Scouts Pulled Invasive Plants In Oakton

Boy Scouts, Girl Scouts, college students, and neighborhood homeowners pulled invasive plants every Saturday and Sunday in October primarily pachysandra, from a section of the Gerry Connolly Cross County Trail off Miller Heights Road in Oakton. Invasive plants are non-native, aggressive plants that cause ecological or economic harm and degrade our natural ecosystem.

Approximately 5,000 square feet of an invasive plant on the Gerry Connolly Cross County Trail

According to, “Ninety-nine volunteers worked 210 hours to remove 85 bags of invasive plants from the parkland. The goal was to replace the pachysandra with native plants and trees. Volunteers planted white wood aster, hairy bush clover, American alumroot, trailing bush clover, dwarf cinquefoil, pussytoes, arrowleaf violet, common woodrush, Pennsylvania sedge, bluestem, goldenrod, arrowwood viburnum, witch hazel, hazelnut trees, ironwood trees, and redbud trees.

A scout created this plan for this project in order to earn the BSA Hornaday Badge. This award was created by Dr. William T. Hornaday, who was a conservationist and is a prestigious award that requires a Scout to lead a conservation project, complete several merit badges, and meet rank requirements. By successfully completing this project, the scouts are one step closer to earning the Boy Scout Hornaday Badge.”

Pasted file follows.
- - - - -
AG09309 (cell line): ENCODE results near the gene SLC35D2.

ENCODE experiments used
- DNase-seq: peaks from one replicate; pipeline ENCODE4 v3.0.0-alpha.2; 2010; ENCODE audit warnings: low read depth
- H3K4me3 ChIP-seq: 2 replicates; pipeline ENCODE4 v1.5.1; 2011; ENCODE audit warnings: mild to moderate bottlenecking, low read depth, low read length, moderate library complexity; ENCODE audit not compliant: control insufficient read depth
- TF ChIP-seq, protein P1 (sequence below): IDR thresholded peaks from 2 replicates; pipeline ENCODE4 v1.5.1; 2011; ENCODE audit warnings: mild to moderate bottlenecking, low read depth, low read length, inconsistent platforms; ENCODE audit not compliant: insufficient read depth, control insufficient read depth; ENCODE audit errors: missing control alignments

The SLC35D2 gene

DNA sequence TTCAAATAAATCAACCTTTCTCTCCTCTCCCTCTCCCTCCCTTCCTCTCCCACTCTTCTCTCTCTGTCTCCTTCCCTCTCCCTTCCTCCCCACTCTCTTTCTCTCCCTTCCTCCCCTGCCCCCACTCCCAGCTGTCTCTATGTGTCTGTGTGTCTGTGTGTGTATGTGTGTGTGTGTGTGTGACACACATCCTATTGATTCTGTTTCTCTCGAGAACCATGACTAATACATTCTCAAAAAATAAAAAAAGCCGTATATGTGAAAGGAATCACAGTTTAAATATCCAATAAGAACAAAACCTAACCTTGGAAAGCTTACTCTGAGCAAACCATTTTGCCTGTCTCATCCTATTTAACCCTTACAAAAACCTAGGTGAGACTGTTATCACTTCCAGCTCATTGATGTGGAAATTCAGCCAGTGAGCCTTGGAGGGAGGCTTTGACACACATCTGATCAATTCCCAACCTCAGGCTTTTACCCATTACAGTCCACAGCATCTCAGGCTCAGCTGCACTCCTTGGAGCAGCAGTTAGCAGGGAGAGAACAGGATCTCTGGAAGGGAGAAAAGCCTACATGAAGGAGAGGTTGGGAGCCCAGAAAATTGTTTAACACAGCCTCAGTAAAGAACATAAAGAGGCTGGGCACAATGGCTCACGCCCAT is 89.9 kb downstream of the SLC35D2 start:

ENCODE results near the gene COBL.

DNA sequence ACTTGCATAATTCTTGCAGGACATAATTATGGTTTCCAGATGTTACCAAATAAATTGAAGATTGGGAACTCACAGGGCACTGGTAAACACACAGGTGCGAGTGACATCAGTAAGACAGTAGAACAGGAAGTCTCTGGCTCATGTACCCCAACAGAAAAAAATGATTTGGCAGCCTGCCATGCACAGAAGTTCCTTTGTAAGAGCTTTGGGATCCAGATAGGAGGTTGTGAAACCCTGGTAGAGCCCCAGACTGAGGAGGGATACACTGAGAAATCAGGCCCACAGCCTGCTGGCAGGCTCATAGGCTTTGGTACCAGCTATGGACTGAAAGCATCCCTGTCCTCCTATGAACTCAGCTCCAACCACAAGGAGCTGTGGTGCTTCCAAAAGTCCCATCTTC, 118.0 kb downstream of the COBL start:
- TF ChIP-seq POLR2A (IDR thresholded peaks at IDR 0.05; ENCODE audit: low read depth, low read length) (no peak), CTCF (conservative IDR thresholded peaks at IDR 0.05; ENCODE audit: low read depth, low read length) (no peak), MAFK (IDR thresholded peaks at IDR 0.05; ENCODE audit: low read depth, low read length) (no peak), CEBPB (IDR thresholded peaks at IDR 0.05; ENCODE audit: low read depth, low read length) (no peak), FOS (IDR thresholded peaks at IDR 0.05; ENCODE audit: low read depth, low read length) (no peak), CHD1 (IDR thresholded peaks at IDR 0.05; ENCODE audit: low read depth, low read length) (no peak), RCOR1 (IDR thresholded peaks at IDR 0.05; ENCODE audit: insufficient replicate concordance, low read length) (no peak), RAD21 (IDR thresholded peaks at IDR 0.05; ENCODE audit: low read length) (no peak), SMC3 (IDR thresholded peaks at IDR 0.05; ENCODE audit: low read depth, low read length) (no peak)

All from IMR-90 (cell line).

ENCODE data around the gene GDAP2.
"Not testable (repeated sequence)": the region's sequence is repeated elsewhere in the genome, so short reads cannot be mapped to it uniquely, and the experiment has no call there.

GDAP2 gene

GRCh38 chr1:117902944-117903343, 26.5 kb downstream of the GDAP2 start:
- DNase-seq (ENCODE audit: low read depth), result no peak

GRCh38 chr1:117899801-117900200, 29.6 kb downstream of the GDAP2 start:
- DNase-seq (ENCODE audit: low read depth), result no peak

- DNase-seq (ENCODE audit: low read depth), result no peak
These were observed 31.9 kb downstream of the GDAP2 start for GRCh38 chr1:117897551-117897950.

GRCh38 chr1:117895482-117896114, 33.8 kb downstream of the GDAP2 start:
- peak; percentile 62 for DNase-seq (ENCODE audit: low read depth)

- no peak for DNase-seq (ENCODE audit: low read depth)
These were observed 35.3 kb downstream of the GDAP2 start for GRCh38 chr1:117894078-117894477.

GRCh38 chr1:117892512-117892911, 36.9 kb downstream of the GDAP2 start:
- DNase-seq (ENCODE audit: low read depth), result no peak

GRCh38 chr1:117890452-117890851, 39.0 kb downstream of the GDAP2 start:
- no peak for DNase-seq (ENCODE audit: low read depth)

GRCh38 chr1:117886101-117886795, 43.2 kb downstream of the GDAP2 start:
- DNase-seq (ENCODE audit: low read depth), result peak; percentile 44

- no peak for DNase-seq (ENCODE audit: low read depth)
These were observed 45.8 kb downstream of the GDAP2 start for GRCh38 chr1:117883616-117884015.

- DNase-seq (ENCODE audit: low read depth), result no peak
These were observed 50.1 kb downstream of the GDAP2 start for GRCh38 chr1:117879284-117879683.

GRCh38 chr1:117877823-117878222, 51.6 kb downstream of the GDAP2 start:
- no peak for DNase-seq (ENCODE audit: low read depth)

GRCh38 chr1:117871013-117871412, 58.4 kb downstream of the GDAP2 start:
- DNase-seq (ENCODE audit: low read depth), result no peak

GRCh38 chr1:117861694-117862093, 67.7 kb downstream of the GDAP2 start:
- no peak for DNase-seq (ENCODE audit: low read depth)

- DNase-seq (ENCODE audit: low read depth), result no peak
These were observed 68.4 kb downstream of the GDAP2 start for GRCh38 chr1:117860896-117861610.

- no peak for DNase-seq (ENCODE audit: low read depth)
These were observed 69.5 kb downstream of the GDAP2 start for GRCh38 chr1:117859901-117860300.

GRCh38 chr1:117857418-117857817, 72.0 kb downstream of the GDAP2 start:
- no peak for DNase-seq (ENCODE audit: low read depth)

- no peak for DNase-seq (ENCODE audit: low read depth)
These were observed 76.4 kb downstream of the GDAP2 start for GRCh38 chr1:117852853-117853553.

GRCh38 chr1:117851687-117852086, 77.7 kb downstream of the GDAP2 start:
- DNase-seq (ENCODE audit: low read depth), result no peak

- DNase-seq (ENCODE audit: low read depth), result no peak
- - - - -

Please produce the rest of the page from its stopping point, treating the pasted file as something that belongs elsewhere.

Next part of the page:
Properties in Oakton

$900,000 at Ridgecrest
$1,877,823 at None Available
$535,000 at Arrowood
$1,594,900 at None Available
$2,750,000 at Fox Lake
$1,425,000 at Hunterbrooke
$1,599,000 at Airston At Fox Mill


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Maryam N. is a Senior Writer at Nesbitt Realty. She is an expert on Fairfax County. Maryam has also worked previously as a geologist. She is a foodie and enjoys cooking and exploring new restaurants.